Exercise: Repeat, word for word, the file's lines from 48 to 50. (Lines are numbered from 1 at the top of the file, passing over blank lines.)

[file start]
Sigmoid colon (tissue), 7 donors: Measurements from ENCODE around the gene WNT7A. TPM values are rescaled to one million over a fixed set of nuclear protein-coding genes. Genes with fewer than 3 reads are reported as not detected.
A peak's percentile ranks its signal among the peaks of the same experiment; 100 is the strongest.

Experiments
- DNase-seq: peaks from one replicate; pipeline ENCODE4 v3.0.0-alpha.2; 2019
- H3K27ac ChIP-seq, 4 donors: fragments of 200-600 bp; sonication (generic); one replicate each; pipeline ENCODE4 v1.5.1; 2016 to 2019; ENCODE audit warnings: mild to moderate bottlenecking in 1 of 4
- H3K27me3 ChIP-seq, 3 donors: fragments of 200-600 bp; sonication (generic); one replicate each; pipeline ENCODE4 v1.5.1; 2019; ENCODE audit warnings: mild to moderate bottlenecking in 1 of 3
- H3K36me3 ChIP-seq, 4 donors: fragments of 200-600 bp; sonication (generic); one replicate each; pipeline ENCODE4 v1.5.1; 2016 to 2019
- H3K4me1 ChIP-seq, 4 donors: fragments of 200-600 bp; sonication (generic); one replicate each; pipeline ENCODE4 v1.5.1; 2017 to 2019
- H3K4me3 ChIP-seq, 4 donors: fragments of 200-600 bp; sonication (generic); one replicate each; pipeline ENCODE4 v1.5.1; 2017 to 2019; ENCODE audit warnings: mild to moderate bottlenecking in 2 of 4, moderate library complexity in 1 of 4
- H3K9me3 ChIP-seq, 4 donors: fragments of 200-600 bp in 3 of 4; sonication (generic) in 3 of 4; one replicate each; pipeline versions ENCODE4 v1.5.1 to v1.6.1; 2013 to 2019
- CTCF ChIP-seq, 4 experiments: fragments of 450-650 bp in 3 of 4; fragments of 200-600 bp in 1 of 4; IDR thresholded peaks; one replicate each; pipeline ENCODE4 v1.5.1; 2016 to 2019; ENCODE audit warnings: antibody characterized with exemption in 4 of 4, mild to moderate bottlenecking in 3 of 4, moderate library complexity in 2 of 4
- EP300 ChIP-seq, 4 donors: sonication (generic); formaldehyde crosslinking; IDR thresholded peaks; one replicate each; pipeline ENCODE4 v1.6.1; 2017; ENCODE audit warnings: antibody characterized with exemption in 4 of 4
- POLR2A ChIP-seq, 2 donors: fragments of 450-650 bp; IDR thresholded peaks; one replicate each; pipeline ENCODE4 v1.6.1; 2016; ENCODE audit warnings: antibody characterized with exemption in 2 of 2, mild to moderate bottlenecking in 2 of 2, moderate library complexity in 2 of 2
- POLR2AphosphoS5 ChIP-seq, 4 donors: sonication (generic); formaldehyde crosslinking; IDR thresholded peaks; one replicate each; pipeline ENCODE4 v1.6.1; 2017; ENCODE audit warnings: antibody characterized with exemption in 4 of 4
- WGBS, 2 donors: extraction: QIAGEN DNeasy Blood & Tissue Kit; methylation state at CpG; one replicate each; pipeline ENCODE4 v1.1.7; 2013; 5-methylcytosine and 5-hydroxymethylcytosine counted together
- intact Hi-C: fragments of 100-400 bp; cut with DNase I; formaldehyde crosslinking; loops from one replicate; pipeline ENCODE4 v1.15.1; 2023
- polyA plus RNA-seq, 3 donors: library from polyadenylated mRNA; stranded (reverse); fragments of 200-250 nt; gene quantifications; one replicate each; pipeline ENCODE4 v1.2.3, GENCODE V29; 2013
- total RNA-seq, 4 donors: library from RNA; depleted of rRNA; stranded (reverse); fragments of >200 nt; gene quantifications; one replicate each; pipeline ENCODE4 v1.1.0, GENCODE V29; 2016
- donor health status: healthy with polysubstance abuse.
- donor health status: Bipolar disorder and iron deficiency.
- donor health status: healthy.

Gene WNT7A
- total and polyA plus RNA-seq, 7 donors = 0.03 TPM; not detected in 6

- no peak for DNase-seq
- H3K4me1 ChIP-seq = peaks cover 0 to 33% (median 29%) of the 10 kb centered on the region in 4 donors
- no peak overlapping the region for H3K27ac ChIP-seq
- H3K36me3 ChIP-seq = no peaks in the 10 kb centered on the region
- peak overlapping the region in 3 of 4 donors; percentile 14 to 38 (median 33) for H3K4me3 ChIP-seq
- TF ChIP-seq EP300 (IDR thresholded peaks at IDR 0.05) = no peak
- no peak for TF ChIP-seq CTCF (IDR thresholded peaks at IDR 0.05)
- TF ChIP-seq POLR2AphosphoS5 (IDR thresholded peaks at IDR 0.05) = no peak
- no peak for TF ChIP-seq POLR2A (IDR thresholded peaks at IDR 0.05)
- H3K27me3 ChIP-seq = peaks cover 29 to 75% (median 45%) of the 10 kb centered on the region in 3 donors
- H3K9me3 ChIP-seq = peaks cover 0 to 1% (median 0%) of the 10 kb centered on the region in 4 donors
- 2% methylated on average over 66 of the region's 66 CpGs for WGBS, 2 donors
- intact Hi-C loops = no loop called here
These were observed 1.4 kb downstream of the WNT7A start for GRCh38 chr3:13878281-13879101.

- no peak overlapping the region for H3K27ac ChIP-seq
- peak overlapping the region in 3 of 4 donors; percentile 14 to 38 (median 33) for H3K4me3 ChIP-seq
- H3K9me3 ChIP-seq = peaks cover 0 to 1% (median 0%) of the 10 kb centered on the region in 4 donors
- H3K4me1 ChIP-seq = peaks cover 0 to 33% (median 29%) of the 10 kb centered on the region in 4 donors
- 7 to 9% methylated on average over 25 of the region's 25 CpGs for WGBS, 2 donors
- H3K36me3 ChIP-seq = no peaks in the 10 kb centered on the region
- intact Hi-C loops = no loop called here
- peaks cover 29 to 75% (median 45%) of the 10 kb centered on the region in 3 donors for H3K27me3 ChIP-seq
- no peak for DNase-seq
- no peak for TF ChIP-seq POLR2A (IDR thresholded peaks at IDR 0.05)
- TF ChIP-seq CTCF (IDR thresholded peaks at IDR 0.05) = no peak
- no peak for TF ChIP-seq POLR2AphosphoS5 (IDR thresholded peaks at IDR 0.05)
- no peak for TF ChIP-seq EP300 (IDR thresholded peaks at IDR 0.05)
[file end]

- TF ChIP-seq CTCF (IDR thresholded peaks at IDR 0.05) = no peak
- no peak for TF ChIP-seq POLR2AphosphoS5 (IDR thresholded peaks at IDR 0.05)
- no peak for TF ChIP-seq EP300 (IDR thresholded peaks at IDR 0.05)